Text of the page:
Class War, Everywhere
Michael J. Borucke
It has been said that discussing class consciousness is detrimental to our society. Sure, there are rich and there are poor, but that’s life, that’s capitalism. The gifted and ambitious naturally accumulate wealth while the slow and lazy (the masses) naturally starve. Talking about class only raises antagonisms that keep society from working at an optimal level; they keep maximum profits from the upper classes, and they only get the working classes killed or fired. Maybe it’s better if Americans continue to believe this nation has but one big middle class or that America is the closest possible approximation to such a society.
But American society has always been based on class. Our benevolent founding fathers were of a certain class, and they used men of a lower class to protect their property from the British upper classes. To protect their property again (this time from the lower class they just employed against British aggression) the upper class crafted a constitution, which cleverly spoke of freedom and property in the same breath. The terms have become so synonymous in a political sense that two hundred years later it’s hard to see that freedom is more a fundamental human right than property. Well, isn’t it?
Today, the cherished right of property still exists right alongside class lines. We just aren’t supposed to talk about them. Go ahead, talk about racism or sexism; the civil rights and women’s liberation movements took care of those problems a few decades past (i.e., they don’t exist today), but don’t talk about class. That problem hasn’t been solved yet.
Pick up a newspaper, turn on the television; the attack upon the lower class is ubiquitous even if the word class is not mentioned. The Bush administration in particular has done so much on behalf of the upper classes that their efforts should not go without mention.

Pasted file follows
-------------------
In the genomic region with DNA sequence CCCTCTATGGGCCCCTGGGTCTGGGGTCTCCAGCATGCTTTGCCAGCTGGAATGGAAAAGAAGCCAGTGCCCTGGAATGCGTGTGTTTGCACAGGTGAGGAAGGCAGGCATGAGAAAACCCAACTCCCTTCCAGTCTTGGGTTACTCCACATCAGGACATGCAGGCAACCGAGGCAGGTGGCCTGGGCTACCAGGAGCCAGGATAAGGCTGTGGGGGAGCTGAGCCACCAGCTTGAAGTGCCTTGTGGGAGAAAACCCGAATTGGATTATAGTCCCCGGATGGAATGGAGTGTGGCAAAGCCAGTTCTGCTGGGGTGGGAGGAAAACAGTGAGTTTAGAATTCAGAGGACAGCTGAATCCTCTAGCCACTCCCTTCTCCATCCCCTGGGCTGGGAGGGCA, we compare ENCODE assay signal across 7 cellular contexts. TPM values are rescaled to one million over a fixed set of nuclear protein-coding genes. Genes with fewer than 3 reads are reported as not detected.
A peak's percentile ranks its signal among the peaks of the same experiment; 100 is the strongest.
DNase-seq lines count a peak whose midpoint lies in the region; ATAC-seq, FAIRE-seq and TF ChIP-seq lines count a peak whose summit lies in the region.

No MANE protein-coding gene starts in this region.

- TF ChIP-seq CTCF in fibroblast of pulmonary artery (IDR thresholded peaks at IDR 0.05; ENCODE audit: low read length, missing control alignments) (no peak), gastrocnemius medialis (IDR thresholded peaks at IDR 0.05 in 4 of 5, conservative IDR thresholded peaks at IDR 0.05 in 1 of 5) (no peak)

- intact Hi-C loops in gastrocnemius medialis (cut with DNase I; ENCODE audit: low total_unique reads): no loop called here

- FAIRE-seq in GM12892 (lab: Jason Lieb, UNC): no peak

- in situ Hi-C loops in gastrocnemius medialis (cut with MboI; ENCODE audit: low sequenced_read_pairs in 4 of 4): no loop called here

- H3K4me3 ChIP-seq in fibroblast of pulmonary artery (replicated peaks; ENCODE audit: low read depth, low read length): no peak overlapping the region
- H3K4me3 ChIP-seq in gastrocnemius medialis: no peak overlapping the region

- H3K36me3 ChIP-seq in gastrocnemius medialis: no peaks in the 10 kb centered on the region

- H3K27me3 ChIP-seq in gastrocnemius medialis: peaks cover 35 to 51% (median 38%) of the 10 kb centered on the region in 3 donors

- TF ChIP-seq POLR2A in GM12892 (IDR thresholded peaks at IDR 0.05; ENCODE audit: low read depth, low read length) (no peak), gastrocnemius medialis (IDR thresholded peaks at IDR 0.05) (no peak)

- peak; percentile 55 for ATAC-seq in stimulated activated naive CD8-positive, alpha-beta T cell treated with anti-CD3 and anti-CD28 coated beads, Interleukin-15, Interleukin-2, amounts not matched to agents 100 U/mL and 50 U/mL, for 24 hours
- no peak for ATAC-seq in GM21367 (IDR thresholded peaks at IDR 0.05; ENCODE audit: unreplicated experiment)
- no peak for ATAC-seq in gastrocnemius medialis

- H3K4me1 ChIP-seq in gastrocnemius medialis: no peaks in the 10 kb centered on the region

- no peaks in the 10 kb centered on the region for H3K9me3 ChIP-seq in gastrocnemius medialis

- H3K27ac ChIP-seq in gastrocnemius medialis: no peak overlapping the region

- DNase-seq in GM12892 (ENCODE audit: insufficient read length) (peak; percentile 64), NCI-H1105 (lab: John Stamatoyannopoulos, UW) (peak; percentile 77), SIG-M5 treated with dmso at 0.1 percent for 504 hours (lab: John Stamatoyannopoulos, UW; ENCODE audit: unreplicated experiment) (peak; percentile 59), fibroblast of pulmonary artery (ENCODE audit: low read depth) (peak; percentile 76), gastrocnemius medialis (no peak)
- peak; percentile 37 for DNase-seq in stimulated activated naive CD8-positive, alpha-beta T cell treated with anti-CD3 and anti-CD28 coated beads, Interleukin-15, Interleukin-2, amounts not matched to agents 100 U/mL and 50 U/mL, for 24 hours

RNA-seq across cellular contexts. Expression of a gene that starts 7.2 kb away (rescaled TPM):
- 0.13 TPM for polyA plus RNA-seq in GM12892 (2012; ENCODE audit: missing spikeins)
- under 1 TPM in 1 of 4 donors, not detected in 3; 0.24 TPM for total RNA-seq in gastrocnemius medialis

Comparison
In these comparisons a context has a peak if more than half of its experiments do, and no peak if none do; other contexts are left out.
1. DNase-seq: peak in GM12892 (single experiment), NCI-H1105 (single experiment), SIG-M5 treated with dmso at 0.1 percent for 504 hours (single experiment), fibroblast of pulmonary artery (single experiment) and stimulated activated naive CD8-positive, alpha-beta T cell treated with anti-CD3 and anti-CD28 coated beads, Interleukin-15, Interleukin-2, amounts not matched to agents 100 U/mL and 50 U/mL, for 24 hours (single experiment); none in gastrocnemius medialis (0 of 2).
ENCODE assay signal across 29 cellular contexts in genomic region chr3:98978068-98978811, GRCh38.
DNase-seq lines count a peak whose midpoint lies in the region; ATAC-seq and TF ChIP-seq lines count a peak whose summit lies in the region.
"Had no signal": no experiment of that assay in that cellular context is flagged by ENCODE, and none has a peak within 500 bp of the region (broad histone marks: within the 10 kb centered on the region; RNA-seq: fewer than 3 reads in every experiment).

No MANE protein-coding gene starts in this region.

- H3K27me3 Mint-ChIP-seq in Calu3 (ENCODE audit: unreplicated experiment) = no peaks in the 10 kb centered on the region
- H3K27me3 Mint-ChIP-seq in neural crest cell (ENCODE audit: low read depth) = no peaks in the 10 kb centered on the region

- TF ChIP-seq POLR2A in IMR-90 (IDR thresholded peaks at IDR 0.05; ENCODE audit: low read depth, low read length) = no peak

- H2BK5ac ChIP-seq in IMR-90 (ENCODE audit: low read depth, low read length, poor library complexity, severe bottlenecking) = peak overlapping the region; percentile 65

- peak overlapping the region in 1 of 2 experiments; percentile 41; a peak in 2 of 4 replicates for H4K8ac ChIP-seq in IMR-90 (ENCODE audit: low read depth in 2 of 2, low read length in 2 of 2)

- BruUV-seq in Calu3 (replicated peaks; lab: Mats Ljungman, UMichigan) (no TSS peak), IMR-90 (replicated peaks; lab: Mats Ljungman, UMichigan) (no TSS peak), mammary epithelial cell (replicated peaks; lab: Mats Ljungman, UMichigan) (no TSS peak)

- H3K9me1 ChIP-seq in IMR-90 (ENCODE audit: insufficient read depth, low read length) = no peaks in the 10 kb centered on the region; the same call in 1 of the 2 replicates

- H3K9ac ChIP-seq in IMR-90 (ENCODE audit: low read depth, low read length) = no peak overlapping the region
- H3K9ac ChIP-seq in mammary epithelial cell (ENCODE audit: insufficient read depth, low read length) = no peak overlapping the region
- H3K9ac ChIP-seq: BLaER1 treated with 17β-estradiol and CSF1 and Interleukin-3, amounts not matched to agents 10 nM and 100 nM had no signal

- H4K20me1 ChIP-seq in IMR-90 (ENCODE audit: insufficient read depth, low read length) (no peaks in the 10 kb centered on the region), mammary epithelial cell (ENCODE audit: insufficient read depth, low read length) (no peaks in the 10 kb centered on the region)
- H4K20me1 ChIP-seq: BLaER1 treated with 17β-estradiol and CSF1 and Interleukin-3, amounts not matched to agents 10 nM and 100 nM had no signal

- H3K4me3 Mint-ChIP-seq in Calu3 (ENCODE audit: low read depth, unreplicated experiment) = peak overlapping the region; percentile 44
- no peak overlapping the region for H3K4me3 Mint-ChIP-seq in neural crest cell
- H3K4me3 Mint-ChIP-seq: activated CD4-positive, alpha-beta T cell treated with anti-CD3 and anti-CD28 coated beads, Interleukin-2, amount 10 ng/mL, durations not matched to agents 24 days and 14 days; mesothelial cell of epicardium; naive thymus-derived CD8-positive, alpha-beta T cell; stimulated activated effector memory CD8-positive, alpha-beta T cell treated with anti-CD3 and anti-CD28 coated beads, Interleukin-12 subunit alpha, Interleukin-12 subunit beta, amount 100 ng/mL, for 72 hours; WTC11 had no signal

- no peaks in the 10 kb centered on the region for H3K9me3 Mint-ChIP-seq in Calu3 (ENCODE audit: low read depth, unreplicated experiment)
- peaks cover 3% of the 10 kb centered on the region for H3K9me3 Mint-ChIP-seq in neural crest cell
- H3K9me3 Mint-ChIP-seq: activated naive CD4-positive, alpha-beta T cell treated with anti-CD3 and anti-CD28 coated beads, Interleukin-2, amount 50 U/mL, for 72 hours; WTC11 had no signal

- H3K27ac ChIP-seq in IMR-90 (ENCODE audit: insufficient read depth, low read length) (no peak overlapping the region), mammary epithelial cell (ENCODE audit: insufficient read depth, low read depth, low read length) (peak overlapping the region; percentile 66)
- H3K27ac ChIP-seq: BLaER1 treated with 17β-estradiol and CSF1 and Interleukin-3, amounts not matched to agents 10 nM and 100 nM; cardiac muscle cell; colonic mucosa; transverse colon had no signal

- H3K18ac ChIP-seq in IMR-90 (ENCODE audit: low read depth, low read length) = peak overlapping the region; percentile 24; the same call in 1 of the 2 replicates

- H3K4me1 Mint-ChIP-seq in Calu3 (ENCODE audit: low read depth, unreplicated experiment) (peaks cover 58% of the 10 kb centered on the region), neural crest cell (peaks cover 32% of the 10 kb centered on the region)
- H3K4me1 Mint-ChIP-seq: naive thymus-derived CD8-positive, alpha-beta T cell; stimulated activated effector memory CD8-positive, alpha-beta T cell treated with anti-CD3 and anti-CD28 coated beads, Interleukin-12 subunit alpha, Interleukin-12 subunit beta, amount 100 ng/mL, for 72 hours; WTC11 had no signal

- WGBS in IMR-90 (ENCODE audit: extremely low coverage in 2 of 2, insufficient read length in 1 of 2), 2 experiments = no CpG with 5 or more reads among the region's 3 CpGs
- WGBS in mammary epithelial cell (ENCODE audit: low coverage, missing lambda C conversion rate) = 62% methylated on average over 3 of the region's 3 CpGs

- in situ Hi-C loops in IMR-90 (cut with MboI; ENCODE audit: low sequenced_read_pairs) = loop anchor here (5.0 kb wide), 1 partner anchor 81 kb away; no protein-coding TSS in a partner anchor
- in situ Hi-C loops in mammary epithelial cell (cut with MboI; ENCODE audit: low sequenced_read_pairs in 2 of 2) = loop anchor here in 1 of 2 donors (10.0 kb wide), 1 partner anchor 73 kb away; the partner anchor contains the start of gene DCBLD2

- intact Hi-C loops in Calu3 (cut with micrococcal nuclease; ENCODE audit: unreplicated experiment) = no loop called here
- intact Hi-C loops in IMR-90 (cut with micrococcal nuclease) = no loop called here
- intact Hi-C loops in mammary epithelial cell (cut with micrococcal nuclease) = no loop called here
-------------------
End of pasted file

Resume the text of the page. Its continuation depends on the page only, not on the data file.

Bush’s decision to cut off funding for international family-planning centers that provide abortions was one of the early instances of class warfare. According to a spokesman from the International Planned Parenthood Federation, the cutoff of funds known as the “Mexico City Policy” increased the number of deaths and disabilities when it was instituted under Reagan (the policy was rescinded under Clinton). This seems correlative; when women aren’t able to afford healthy abortions, they are forced to seek unhealthy and therefore more dangerous operations. It is obvious that this policy will work to the detriment of women in the lower classes while it will not affect the ability of women in the upper class, who will simply pay for the healthy abortion.
In a preemptive strike against labor that would have made Reagan proud, Bush issued an executive order last weekend that would prohibit the mechanics union of Northwest Airlines from going out on strike. The union has been in negotiations with management since 1996 over increased wages, but the increase offered by the airlines is several dollars per hour short of what the union is demanding. With the deadline approaching (the deadline has passed as of the writing of this article), Bush announced that a Presidential Emergency Board would be created to intervene in the dispute. This act delays a potential strike by at least 60 days and could end the dispute by forcing a settlement.
In addition, Bush announced that he will not allow walkouts by unions at any other airlines. Needless to say, taking even the threat of a strike away from the unions severely diminishes the bargaining power of the unions and the working classes they represent. Bush said his took action to help the economy and the “hard-working people of America.” Apparently, while the “hard-working people of America” include those who travel by air, they don’t include those who make air travel possible.